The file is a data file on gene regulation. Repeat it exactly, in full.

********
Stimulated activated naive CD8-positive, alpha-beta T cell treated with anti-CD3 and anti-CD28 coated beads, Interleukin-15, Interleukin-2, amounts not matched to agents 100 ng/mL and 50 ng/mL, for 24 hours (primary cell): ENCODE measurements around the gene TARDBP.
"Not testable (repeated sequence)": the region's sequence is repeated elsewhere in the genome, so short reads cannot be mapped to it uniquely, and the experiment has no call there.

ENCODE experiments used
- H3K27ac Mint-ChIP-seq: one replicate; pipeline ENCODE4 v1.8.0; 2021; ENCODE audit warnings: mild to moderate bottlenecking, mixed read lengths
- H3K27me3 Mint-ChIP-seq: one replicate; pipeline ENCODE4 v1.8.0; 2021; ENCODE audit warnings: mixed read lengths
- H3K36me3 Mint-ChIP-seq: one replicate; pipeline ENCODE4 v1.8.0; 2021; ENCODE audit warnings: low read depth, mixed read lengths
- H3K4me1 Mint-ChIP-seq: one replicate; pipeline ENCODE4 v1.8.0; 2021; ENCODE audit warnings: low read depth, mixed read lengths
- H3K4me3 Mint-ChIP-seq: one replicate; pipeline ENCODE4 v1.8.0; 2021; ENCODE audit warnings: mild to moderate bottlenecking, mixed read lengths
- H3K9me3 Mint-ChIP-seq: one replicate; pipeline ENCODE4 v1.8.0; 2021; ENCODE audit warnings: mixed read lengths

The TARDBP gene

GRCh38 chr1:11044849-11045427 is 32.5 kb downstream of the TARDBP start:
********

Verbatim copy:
Stimulated activated naive CD8-positive, alpha-beta T cell treated with anti-CD3 and anti-CD28 coated beads, Interleukin-15, Interleukin-2, amounts not matched to agents 100 ng/mL and 50 ng/mL, for 24 hours (primary cell): ENCODE measurements around the gene TARDBP.
"Not testable (repeated sequence)": the region's sequence is repeated elsewhere in the genome, so short reads cannot be mapped to it uniquely, and the experiment has no call there.

ENCODE experiments used
- H3K27ac Mint-ChIP-seq: one replicate; pipeline ENCODE4 v1.8.0; 2021; ENCODE audit warnings: mild to moderate bottlenecking, mixed read lengths
- H3K27me3 Mint-ChIP-seq: one replicate; pipeline ENCODE4 v1.8.0; 2021; ENCODE audit warnings: mixed read lengths
- H3K36me3 Mint-ChIP-seq: one replicate; pipeline ENCODE4 v1.8.0; 2021; ENCODE audit warnings: low read depth, mixed read lengths
- H3K4me1 Mint-ChIP-seq: one replicate; pipeline ENCODE4 v1.8.0; 2021; ENCODE audit warnings: low read depth, mixed read lengths
- H3K4me3 Mint-ChIP-seq: one replicate; pipeline ENCODE4 v1.8.0; 2021; ENCODE audit warnings: mild to moderate bottlenecking, mixed read lengths
- H3K9me3 Mint-ChIP-seq: one replicate; pipeline ENCODE4 v1.8.0; 2021; ENCODE audit warnings: mixed read lengths

The TARDBP gene

GRCh38 chr1:11044849-11045427 is 32.5 kb downstream of the TARDBP start: